How to be a Good Steward of the Earth 
“What can I do to make a difference?”  November 2014
Making a Difference can be as Simple as Cooking your own Meals & Buying Local!

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Today’s highlighted partner is Gabriel’s Place.

Scroll down for recipes! Thank you to Finn Meadows Farm for sharing fresh produce with us today!

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Wendell Berry shares seven goals for how we might improve our appreciation of food by learning as much as we can as to where and how it is produced. 
Here are some of his tips--- read more by clicking here.
Participate in food production to the extent that you can. If you have a yard or even just a porch box or a pot in a sunny window, grow something to eat in it. Make a little compost of your kitchen scraps and use it for fertilizer. Only by growing some food for yourself can you become acquainted with the beautiful energy cycle that revolves from soil to seed to flower to fruit to food to offal to decay, and around again. You will be fully responsible for any food that you grow for yourself, and you will know all about it. You will appreciate it fully, having known it all its life.

Prepare your own food. This means reviving in your own mind and life the arts of kitchen and household. This should enable you to eat more cheaply, and it will give you a measure of "quality control": you will have some reliable knowledge of what has been added to the food you eat.

Learn the origins of the food you buy, and buy the food that is produced closest to your home. The idea that every locality should be, as much as possible, the source of its own food makes several kinds of sense. The locally produced food supply is the most secure, freshest, and the easiest for local consumers to know about and to influence.
Whenever possible, deal directly with a local farmer, gardener, or orchardist. All the reasons listed for the previous suggestion apply here. In addition, by such dealing you eliminate the whole pack of merchants, transporters, processors, packagers, and advertisers who thrive at the expense of both producers and consumers.

Food artist Paulette Tavormina,
 this image and the one above

“Food is our common ground, a universal experience.”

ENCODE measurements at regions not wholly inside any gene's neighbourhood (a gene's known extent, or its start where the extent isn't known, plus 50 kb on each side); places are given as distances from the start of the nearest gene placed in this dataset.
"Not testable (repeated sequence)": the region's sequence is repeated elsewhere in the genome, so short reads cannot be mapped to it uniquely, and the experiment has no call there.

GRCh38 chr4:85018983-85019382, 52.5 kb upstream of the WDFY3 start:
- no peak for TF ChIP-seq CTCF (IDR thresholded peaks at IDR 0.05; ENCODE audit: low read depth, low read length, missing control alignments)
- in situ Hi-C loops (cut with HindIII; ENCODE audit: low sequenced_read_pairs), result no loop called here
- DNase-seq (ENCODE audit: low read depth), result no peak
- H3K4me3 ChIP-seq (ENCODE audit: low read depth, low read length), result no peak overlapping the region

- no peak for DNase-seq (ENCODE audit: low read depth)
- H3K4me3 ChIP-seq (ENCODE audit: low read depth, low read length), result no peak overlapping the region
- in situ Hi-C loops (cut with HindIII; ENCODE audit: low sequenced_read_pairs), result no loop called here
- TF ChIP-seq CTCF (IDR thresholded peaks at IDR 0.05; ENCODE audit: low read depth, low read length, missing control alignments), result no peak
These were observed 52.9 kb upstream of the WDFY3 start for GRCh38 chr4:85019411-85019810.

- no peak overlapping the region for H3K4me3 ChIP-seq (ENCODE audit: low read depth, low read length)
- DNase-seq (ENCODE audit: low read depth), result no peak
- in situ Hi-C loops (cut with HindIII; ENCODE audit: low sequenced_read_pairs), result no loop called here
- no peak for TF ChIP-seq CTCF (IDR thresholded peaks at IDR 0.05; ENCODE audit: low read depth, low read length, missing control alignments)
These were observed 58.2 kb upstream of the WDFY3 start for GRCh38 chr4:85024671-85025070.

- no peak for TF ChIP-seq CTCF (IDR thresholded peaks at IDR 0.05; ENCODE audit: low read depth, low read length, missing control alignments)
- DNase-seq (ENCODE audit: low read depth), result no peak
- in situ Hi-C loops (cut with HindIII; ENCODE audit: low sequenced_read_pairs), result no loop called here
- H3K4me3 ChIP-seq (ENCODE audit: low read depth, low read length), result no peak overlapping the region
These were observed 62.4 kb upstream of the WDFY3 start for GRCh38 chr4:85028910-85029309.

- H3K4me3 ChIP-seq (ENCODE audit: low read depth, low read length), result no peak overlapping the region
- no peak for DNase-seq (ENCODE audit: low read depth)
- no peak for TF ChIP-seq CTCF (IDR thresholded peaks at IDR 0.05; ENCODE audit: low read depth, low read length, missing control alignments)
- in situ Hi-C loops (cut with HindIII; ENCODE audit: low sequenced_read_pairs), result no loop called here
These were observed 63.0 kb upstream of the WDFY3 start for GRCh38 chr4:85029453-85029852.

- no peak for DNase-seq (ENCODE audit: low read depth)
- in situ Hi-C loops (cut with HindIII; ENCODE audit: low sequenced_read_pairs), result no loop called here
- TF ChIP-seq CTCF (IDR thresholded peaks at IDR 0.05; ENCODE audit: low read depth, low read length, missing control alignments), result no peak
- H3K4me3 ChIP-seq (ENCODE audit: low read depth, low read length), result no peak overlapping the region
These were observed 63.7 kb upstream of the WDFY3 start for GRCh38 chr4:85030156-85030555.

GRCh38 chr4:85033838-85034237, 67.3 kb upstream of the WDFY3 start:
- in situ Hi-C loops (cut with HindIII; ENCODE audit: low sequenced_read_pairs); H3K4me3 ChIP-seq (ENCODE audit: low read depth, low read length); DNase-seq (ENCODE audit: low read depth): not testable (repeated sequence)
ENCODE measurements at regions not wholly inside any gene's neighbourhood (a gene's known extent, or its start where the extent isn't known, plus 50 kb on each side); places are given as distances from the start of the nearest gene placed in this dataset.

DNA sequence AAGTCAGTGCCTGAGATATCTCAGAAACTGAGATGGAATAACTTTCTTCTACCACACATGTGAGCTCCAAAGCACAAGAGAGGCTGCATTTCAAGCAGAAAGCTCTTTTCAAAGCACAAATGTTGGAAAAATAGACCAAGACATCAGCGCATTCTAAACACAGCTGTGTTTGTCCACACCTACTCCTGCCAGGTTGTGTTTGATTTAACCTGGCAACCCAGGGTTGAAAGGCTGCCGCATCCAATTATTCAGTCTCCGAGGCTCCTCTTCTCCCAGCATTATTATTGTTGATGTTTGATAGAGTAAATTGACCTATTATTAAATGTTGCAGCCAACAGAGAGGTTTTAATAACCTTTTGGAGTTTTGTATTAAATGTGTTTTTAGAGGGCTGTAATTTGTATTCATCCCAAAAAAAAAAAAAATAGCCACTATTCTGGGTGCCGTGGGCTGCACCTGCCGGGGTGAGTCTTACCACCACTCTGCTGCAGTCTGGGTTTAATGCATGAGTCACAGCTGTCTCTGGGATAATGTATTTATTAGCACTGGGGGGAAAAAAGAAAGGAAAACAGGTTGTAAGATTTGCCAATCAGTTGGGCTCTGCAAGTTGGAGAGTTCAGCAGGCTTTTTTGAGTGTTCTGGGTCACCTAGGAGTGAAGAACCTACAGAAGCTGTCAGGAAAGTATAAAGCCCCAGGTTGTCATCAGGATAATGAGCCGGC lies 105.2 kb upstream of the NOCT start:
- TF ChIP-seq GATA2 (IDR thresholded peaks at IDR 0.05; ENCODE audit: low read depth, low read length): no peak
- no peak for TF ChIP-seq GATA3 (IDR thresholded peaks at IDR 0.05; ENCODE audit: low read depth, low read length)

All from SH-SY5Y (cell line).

James Beard


Typical menu

from Gabriel’s Place

Presented by Chef Kristen St. Clair

Orange Black Bean Chili

in a Roasted Squash Boat with Cabbage Slaw

Serves 10

3 tbsp. extra virgin olive oil

1 white or yellow onion, finely chopped

4 cloves garlic, pressed or finely chopped

1 jalapeño pepper, seeded and medium chopped

2 red bell peppers, seeded and medium chopped

½ tsp red pepper flakes

2 tbsp. ground cumin

2 teaspoons paprika (used smoked if you like a smoky flavor)

2 tbsp. chili powder of your choice

2  12-ounce cans diced tomatoes (or 4 vine ripe tomatoes, chopped)

4  12-ounce cans black beans, drained and rinsed well

1 cup stock (vegetable or chicken) or water

1 cup orange juice 

1 tbsp. salt (more or less to taste)

1 ½ tsp course black pepper



Fresh cilantro

Sour cream or plain yogurt


Heat the olive oil in a large pot over medium heat. Add the onion and sauté, about 10 minutes. Add the garlic, jalapeno, peppers, cumin, paprika, chili powder and cook 2-3 minutes until very fragrant. Add the diced tomatoes, with the liquid to deglaze the bottom of the pan. Stir the bottom of the pot well to pick up all of the spices. Add the beans, stock, orange juice, salt and pepper. Stir well and let cook for at least 1/2 hour to allow the flavors to combine.

Cabbage Slaw

Serves 8 or 10 as a garnish

3 tablespoons extra-virgin olive oil

3 tablespoons fresh lemon juice

1 tbsp. red wine vinegar

1 teaspoon honey

Kosher salt, freshly ground pepper

1/4 small red cabbage, thinly sliced

1/4 cup chopped fresh flat-leaf parsley

1/4 cup chopped fresh winter greens (Swiss chard, kale, collards)


Whisk oil, lemon juice, vinegar and honey in a large bowl; season with salt and pepper. Add cabbage, parsley and greens. Toss to combine.



Gabriel’s Place in Avondale

serves a shared community meal on Tuesdays, 4 -6 p.m. There is a Junior Chef program offered in the summer.

Volunteers in kitchen and garden always welcome!

Slow Food Cincinnati

a local branch of an international movement that promotes

“a way of living and a way of eating. It is a global, grassroots movement with thousands of members around the world that links the pleasure of food with a commitment to community and the environment.”

Buy Local...  a sampling of some

Winter Farmer’s Markets and Farms

Hyde Park Farmer’s Market

Northside Farmer’s Market

Findlay Market

Deerfield Farmer’s Market

Gorman Heritage Farm Market